At the end of the school day, the only “student” left behind in Wendy Martin’s classroom Tuesday was a skeleton wearing a Catholic rosary necklace.
But several students were hanging around in the hallways, all praising 42-year-old Martin, who found out that morning she is one of five national finalists in the “Top Teacher Search” contest on ABC’s “LIVE! with Kelly” morning talk show.
She learned about her ranking by watching Kelly Ripa’s show during class Tuesday, anticipating the announcement.
“We all started screaming and jumping up and down,” Martin said, adding that social media helped encourage people to vote for her online.
“This is the most amazing thing, especially knowing that a student nominated me,” she said.
“You can hear you’re doing a good job from an administrator or a co-worker, but when it comes from a student, that’s the best thing possible. It’s an incredible honor.”
She was nominated by a former student, Abby Greufe, who graduated last year. She wrote a letter about Martin to the show’s producers.
Martin said she didn’t know anything about the contest until last week, when school officials announced that an Assumption teacher would be mentioned on the air as part of the top 12. Even then, she had no idea who that teacher might be, she said.
“I figured whoever it was would have known already,” she said.
So, when Martin found out it was her, she was shocked.
A teacher at Assumption for the past 13 years, Martin is known for her enthusiasm in her biology, Advanced Placement biology and anatomy and physiology classes.
She initially went to school to become a national parks ranger, but things changed in her life, and she went back to school to become a teacher. She loves her job and the students, she said.
Mingling in the hallway at the end of the school day, several students chimed in with praise for Martin, whom freshman Monica Copeland described as their favorite teacher.
“Yeah, she’s so fun,” added Grace Krommenhoek. “She’s makes class fun.”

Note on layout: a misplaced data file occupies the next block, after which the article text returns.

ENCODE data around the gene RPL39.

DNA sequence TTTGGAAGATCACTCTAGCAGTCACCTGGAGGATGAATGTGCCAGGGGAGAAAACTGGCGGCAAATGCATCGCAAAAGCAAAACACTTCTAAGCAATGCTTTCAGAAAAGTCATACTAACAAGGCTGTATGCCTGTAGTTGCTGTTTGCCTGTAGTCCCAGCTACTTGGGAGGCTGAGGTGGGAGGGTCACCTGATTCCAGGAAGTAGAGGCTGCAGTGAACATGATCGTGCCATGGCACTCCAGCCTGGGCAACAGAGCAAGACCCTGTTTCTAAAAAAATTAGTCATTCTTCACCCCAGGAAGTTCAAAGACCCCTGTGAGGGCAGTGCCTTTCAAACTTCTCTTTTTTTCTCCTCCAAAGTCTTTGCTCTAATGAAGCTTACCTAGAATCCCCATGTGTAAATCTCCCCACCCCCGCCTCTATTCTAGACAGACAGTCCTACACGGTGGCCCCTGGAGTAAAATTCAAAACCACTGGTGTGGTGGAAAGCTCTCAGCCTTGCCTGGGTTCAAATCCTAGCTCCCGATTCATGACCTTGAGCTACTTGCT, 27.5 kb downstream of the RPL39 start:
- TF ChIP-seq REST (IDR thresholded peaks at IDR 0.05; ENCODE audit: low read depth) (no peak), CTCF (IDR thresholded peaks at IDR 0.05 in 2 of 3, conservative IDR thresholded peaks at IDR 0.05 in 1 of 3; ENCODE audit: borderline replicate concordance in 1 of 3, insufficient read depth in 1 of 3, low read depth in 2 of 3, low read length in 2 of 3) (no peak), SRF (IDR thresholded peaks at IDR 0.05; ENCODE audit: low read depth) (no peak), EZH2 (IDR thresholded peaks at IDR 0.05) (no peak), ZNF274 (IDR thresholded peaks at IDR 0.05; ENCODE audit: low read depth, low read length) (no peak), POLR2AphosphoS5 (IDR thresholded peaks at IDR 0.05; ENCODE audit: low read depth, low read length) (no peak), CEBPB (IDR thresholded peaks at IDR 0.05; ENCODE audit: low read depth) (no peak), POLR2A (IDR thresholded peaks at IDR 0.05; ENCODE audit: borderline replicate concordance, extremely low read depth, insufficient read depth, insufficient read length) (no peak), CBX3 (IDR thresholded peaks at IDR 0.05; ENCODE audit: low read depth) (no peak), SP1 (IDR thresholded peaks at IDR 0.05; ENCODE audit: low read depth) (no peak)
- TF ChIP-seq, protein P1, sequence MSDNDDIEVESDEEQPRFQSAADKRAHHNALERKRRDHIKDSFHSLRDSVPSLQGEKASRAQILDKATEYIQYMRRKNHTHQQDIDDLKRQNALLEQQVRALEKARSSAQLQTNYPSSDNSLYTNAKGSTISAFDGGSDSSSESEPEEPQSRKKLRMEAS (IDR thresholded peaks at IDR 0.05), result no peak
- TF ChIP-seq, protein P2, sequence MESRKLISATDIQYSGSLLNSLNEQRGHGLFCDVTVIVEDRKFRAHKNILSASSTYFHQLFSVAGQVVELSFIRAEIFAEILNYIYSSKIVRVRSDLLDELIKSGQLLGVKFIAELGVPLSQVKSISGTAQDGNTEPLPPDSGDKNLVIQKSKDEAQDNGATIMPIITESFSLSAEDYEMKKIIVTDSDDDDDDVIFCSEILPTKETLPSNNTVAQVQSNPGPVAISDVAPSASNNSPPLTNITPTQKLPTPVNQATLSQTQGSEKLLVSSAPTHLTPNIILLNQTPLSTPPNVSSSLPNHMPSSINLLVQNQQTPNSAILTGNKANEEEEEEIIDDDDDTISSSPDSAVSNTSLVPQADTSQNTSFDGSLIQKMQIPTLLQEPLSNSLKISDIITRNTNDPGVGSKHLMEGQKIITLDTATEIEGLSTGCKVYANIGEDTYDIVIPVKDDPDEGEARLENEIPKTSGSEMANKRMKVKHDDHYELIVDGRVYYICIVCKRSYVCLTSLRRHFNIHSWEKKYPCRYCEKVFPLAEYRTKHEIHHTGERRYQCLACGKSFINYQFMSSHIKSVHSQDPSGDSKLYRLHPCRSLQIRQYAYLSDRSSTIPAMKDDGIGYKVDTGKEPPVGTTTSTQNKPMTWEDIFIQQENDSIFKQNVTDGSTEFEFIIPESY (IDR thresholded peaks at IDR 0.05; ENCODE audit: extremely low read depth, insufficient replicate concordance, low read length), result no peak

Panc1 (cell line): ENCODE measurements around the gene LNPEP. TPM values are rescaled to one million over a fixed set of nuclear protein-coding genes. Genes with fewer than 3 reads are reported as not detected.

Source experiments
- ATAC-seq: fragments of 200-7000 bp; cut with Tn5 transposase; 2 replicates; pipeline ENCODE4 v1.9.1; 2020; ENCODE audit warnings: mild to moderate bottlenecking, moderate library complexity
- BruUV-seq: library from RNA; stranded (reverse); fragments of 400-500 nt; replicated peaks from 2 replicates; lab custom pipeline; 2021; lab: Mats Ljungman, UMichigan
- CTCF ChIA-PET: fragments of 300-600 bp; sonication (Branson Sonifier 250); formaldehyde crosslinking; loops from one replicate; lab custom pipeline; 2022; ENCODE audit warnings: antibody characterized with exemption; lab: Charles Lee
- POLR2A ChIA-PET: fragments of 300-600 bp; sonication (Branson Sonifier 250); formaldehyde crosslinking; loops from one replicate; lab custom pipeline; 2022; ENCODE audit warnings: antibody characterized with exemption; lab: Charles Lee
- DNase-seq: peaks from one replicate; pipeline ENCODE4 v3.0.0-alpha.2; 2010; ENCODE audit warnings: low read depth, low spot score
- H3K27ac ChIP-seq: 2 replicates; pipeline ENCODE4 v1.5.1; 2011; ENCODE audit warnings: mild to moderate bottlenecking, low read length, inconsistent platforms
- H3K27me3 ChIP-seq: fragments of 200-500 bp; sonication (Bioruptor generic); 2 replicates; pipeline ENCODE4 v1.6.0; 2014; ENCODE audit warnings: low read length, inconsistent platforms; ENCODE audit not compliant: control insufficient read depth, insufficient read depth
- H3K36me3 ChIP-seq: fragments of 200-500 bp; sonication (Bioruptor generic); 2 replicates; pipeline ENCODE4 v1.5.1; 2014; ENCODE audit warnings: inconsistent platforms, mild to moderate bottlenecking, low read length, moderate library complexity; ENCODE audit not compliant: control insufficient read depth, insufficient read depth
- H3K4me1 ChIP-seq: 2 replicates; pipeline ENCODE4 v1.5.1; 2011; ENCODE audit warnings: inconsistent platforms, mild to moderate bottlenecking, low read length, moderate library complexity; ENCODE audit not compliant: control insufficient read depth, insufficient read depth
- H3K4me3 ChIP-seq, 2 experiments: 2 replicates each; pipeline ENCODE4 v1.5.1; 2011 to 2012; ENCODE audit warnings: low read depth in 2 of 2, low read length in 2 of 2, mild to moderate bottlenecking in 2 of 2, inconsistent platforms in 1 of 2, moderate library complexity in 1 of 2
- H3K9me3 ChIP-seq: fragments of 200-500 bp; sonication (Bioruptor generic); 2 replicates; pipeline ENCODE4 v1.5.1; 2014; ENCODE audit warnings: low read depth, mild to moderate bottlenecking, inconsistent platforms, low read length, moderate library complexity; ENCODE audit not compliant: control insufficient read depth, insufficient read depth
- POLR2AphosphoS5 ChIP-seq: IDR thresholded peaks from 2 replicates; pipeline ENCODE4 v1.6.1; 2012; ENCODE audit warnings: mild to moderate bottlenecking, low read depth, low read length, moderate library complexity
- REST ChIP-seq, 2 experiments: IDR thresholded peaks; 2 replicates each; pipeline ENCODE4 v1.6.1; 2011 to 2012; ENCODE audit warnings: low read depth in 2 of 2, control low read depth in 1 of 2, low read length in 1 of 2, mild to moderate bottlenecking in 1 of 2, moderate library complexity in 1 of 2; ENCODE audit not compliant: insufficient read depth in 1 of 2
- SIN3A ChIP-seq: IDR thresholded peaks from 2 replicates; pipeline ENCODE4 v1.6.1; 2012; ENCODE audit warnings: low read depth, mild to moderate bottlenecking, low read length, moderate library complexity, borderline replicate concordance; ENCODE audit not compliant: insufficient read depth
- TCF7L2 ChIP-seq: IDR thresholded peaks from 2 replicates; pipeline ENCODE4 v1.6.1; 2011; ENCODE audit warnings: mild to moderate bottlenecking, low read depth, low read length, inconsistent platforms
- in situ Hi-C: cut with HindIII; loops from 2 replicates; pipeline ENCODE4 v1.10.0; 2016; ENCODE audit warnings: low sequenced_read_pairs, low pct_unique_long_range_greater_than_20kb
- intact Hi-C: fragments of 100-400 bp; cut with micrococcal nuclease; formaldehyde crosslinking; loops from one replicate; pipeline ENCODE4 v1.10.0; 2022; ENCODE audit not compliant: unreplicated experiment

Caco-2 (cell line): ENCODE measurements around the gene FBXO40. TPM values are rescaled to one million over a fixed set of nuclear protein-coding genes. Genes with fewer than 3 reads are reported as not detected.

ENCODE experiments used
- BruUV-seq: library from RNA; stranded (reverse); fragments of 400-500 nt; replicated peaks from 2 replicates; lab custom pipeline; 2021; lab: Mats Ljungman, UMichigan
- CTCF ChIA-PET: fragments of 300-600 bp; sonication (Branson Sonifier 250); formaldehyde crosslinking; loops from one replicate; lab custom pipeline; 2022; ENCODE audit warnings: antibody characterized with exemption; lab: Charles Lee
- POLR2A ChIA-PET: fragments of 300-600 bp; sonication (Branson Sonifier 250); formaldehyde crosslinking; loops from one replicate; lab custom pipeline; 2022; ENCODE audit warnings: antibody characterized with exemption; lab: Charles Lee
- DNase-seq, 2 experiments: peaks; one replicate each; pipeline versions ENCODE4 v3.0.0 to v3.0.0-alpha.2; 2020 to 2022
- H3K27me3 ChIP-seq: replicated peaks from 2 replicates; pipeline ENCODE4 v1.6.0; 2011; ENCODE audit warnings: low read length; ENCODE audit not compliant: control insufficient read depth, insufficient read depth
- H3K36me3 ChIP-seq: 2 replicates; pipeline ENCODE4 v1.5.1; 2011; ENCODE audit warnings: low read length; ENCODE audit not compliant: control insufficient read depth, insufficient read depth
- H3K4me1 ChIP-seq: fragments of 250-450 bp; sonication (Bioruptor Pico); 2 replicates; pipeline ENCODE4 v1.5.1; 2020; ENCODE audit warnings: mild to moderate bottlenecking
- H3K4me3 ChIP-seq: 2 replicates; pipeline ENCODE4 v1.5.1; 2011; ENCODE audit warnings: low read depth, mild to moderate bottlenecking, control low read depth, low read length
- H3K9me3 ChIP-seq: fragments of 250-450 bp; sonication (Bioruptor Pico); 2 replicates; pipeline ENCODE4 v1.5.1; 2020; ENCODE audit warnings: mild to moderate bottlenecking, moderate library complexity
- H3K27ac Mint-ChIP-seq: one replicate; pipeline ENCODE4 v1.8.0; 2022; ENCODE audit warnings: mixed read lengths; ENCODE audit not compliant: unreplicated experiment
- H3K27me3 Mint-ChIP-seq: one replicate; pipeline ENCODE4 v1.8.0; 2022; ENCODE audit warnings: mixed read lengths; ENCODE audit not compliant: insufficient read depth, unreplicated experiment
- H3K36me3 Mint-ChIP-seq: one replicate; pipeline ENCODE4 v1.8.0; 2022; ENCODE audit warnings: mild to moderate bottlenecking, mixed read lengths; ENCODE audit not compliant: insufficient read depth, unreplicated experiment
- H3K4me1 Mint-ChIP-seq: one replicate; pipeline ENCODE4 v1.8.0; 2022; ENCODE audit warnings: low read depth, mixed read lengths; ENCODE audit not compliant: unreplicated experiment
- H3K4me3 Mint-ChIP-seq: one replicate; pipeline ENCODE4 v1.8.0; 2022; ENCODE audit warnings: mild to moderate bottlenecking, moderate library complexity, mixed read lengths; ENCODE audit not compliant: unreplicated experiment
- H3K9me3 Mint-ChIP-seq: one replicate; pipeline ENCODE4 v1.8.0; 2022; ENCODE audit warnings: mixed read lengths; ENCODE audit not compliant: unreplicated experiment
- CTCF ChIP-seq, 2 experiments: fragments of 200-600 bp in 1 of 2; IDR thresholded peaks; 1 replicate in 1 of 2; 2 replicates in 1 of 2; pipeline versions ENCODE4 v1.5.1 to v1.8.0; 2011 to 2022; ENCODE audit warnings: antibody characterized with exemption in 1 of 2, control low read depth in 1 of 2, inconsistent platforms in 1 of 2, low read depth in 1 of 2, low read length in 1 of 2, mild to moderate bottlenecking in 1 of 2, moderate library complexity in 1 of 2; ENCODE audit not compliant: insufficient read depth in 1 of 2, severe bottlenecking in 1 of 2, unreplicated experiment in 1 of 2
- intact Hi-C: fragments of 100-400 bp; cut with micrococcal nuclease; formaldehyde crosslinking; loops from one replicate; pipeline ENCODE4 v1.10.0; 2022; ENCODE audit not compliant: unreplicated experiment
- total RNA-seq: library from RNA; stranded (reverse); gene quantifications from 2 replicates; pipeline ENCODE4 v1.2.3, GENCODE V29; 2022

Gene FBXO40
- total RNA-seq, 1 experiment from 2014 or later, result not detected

Freshman Nick Merschman said Martin “gets into her class” and makes it fun for the students. He and his friend, Alex Donahue, raved about Martin’s annual “DNA Day” party, which she holds in class on the anniversary of two scientists’ creating the double-helix DNA model.
“It’s fun to make a big deal about it,” Martin said later about the celebration. “And the kids remember it. We have a party and cake, and they extract DNA from their cheeks.”
That activity mentioned in Greufe’s nomination letter about Martin, which also details how the teacher’s leadership of the high school’s blood drive affected her own family when Martin’s 3-year-old son lost his arm in a riding lawn mowing accident.
He received donated blood and lived through the ordeal, and Martin turned her son’s experiences into lessons for her students, the letter says.
“Paired with the twinkling-eyed recollections of his humorous mannerisms and love of Spiderman, Mrs. Martin taught us about the challenges that Nate was overcoming each day,” Greufe wrote. “Explaining both the effect of balance, and the workings of a prosthetic arm, she personally explained his condition in a scientific manner. It was not only eye-opening, but a sense of awe and respect for both Nate and his wonderful mom was seen on each and every student’s face.”
Standing in her classroom, Martin said she never has visited New York City or appeared on national television, so she’s very nervous and excited about flying out May 13 and appearing on TV.
“But I’ll be back in time for the seniors’ last day of school,” she added with a smile, “so at least I’ll get to see them.”
It’s all about the students.